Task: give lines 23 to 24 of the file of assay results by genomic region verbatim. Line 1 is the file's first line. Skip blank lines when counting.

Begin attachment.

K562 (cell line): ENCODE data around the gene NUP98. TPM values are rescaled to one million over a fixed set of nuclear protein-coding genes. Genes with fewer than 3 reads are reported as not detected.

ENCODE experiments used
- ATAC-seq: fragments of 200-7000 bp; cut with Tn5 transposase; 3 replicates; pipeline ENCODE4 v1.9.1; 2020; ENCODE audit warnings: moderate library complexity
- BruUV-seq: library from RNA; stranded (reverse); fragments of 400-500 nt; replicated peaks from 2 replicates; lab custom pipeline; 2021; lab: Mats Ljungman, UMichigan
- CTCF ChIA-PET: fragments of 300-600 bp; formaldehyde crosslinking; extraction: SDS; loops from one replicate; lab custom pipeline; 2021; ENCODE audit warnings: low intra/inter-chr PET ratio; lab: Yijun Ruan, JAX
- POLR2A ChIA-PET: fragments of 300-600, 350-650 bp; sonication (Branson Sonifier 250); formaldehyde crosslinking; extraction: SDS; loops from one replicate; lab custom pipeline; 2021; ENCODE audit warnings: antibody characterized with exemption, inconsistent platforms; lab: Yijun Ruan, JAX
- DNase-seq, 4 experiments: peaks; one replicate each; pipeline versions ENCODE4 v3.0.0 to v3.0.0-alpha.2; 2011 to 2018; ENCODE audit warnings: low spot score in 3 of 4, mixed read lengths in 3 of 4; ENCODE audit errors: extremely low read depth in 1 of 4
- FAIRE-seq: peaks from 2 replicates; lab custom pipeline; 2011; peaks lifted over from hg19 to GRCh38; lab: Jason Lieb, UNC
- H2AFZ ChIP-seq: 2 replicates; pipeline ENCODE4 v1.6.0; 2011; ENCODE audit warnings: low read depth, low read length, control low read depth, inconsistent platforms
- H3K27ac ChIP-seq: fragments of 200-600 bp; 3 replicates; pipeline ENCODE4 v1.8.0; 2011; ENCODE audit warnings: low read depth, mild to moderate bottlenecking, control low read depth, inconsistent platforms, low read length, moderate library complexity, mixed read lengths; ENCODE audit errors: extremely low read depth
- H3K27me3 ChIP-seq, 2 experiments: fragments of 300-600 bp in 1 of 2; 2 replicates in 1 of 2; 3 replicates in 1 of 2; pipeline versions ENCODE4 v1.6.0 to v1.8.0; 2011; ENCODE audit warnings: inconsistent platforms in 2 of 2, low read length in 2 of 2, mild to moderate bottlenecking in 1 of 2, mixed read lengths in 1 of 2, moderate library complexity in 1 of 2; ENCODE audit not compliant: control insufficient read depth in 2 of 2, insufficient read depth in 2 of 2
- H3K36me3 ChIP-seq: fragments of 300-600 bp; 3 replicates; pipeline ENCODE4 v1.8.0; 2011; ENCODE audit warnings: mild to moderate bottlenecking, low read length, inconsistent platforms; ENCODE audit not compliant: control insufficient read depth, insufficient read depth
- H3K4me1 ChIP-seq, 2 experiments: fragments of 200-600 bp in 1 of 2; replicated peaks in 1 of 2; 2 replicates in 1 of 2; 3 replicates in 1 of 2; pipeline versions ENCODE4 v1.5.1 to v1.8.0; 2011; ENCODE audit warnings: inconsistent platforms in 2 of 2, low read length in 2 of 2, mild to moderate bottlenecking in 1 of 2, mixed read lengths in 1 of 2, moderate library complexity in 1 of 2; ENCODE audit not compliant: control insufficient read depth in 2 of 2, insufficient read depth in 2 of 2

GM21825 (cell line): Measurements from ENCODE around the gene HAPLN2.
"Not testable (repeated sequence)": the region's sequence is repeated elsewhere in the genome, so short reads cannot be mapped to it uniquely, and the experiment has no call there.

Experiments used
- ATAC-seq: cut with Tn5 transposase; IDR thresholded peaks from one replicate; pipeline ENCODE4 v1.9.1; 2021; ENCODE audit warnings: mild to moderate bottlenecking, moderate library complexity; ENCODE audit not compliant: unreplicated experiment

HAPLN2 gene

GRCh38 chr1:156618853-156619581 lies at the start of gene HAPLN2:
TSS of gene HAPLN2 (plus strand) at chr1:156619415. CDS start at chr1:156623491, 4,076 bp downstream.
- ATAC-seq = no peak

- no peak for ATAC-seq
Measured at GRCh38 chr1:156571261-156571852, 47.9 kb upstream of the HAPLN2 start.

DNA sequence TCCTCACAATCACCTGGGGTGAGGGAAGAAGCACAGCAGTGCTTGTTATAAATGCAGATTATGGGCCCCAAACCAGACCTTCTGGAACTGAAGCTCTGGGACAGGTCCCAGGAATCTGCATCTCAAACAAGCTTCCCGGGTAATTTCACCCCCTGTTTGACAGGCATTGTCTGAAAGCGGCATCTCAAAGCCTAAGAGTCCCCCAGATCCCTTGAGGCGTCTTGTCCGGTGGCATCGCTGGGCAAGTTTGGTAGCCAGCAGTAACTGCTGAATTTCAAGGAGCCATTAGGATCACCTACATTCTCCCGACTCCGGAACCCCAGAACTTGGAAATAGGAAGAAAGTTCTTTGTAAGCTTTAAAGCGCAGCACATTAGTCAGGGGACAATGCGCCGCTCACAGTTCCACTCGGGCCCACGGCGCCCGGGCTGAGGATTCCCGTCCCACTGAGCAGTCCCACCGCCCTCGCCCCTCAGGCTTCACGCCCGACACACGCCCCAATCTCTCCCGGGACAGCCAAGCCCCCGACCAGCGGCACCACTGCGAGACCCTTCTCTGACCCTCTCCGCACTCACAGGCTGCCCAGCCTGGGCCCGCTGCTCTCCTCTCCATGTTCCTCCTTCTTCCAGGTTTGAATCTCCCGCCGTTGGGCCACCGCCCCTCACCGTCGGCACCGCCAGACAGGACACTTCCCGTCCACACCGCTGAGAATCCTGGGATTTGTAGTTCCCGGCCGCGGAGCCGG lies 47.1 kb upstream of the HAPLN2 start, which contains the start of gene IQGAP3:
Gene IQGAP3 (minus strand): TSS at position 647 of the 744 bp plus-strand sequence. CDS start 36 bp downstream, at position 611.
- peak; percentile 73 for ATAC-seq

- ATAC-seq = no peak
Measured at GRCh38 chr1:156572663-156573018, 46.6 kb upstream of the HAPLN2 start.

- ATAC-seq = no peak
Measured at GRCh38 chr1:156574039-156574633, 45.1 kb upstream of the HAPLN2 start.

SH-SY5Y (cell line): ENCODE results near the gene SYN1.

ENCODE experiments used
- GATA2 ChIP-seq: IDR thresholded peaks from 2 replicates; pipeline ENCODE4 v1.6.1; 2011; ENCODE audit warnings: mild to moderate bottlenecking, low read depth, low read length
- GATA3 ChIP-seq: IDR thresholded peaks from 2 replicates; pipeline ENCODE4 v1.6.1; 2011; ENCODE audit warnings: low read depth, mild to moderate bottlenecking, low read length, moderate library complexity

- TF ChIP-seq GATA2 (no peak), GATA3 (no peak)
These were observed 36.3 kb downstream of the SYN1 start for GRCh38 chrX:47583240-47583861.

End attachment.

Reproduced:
Measured at GRCh38 chr1:156571261-156571852, 47.9 kb upstream of the HAPLN2 start.

DNA sequence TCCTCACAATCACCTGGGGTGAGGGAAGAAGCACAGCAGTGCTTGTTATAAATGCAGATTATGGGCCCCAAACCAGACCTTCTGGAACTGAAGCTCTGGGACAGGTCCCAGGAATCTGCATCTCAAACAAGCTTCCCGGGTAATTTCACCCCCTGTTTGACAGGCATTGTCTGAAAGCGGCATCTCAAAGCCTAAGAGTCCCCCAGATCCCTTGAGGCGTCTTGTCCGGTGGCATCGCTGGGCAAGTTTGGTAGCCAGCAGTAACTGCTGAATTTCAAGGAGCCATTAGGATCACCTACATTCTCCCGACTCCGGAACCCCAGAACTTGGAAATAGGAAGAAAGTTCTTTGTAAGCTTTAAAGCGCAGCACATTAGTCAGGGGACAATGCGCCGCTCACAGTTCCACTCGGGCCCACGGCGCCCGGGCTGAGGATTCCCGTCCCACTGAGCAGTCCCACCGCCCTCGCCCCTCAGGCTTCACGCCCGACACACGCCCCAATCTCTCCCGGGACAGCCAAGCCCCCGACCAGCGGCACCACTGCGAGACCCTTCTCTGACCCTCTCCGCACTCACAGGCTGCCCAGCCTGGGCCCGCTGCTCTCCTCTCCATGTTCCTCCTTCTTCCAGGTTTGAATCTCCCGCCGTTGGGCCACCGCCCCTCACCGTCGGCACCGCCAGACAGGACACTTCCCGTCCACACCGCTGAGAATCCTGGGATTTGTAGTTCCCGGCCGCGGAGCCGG lies 47.1 kb upstream of the HAPLN2 start, which contains the start of gene IQGAP3: